Defending Judge Durham’s Terrible, No Good, Very Bad Day
June 24, 2016 (Fault Lines) — We mustn’t forget, even in our outraged moments, that judges are people too. Though they wear black robes, our three resident jurists at Fault Lines have lives, feelings and, on extremely rare occasions, tempers, just like those of us absent the privilege of uttering those magical words, “motion denied.” That’s why I have total empathy for Judge Bryant Durham Jr. losing his cool with Defendant Denver Fenton Allen during a hearing last week.
A transcript of the hearing made its way around the internet this week and read like something out of a bad legal comedy. There’s always a terrible defendant in a judge’s courtroom, and there’s always the temptation to put that one bad apple in his place. Judge Durham Jr, starting the hearing with complete decorum, eventually losing it when Denver Allen failed to grasp “the right to an attorney” didn’t mean “the right to the attorney you want to pick.” Allen is on trial for allegedly murdering another inmate at the Floyd County Jail, so when Judge Durham advised Allen going pro se could be the biggest mistake of his life, it was sound advice.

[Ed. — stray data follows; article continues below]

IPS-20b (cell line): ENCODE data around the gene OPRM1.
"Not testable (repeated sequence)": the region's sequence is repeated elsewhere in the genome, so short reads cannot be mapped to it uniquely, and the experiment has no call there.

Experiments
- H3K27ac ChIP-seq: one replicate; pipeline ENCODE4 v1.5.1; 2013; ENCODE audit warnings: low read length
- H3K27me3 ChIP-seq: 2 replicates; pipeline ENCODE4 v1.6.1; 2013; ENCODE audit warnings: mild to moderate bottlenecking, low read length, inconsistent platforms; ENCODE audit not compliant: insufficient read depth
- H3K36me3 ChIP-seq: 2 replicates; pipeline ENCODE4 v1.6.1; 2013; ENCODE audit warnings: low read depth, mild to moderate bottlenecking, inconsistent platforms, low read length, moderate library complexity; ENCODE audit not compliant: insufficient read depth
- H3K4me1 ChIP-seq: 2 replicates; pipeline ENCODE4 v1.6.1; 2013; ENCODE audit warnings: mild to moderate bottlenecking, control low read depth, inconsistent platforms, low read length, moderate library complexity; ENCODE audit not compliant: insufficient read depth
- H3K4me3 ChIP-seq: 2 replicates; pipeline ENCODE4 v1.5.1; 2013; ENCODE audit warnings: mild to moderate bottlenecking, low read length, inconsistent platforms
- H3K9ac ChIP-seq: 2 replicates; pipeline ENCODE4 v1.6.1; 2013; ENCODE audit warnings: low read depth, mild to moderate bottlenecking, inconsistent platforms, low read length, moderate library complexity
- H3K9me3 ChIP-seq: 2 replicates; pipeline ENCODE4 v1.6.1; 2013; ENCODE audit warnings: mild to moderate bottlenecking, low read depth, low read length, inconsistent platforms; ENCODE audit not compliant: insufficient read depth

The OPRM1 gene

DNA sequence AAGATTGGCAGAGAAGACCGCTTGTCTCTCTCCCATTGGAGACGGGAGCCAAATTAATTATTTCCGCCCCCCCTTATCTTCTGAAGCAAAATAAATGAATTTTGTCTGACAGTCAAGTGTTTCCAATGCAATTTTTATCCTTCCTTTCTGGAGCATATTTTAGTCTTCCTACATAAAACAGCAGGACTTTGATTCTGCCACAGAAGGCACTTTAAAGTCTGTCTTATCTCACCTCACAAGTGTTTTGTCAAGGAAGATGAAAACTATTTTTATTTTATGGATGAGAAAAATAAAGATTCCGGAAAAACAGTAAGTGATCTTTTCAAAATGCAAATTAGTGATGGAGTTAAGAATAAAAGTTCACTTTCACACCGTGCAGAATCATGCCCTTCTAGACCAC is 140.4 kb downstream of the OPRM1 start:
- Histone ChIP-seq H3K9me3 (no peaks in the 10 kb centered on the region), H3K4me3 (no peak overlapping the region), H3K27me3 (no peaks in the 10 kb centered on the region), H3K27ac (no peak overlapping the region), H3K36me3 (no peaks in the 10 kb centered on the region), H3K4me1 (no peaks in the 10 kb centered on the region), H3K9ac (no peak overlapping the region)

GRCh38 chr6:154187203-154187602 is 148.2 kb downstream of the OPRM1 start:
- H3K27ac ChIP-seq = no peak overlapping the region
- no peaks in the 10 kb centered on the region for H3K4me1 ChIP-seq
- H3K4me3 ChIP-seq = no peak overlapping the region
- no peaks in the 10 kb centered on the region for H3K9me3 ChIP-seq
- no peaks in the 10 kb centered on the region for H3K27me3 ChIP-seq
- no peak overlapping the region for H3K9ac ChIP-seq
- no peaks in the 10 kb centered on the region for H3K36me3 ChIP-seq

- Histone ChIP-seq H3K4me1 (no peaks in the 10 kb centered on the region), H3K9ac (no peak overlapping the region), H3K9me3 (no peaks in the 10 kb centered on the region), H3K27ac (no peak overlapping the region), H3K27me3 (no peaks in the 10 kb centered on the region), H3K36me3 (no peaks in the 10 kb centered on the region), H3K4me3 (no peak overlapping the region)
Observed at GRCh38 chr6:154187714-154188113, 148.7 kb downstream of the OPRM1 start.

Allen’s response was to “find himself in contempt.” That’s usually a power exclusively granted to judges for contumacious acts, violating orders in or outside court. But Durham bestowed a sentence of twenty days on Allen for pissing him off, promising to add more time for anything else he might have to say. The following exchange is best read with the role of Judge Durham Jr. played by R. Lee Ermey and Denver Allen voiced by Jim Varney.
The hearing escalated into murder threats against Judge Durham and his family, and unfortunately for the jurist, he made some comments that could land him in hot water with Georgia’s Judicial Qualifications Commission. I truly hope nothing bad comes from this exchange. We’re all human, and when provoked by stupid, humans are prone to say stupid things and take stupid actions.
As Judge Durham Jr. muses in the hearing, “You have a constitutional right to be a dumbass.” Both men were at somewhat less than their civil best last week while exercising this right. Let’s hope this moment of incivility doesn’t tarnish an otherwise fine judge’s career or cost him his job.
If we need empathy for Judge Aaron Persky, we certainly need empathy for Judge Bryant Durham Jr. A momentary lapse of stoicism, when faced with an unreasonable idiot, is completely understandable, even if injudicious.